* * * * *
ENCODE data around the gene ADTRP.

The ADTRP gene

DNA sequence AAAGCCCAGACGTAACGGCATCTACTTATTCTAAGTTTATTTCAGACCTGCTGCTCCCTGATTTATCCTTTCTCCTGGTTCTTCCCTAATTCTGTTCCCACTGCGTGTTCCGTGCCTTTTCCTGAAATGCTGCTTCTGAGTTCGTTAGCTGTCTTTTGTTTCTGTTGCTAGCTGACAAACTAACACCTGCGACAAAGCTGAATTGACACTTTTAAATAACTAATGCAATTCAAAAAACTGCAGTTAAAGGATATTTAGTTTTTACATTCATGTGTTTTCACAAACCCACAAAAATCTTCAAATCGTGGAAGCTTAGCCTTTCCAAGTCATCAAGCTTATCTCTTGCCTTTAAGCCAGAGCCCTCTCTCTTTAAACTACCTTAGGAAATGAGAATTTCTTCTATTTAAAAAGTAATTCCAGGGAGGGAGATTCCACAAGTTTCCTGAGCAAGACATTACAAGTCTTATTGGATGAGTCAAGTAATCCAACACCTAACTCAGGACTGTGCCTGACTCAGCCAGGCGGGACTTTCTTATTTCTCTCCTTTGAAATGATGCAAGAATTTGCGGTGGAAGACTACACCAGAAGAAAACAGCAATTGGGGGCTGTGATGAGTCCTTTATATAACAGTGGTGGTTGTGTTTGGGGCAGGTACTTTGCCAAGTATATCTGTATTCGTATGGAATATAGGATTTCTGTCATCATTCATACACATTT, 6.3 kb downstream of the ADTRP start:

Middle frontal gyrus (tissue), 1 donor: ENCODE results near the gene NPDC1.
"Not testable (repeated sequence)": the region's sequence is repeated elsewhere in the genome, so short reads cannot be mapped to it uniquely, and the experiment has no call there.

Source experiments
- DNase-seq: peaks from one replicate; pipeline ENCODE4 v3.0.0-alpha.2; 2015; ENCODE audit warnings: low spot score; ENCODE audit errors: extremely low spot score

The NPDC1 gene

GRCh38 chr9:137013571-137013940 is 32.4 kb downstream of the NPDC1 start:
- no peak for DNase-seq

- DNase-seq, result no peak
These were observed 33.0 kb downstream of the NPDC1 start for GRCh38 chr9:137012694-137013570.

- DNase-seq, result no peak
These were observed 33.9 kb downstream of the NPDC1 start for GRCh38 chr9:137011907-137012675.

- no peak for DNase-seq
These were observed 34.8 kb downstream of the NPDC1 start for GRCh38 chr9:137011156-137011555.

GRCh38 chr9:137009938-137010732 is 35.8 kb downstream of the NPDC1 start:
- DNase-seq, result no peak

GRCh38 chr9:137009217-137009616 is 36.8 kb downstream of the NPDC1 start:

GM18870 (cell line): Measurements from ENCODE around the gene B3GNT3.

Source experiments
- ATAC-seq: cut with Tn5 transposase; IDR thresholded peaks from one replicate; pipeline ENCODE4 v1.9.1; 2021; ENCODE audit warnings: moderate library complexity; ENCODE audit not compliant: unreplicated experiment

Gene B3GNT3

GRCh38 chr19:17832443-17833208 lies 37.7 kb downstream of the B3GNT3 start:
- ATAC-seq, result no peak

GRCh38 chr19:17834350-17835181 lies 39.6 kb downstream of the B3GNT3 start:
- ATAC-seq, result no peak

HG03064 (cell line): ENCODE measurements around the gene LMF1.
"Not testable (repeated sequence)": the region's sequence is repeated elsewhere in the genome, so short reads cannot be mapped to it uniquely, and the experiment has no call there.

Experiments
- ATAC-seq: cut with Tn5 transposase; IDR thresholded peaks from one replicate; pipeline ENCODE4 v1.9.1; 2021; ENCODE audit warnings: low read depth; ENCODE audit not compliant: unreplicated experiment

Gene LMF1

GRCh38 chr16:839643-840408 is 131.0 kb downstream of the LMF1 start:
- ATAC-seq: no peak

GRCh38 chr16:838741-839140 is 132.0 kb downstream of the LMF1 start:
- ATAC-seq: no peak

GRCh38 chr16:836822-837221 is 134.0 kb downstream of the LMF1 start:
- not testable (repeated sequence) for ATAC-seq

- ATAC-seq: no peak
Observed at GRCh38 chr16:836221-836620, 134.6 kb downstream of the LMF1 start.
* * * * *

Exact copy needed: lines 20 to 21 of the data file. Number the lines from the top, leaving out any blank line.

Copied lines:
GM18870 (cell line): Measurements from ENCODE around the gene B3GNT3.

Source experiments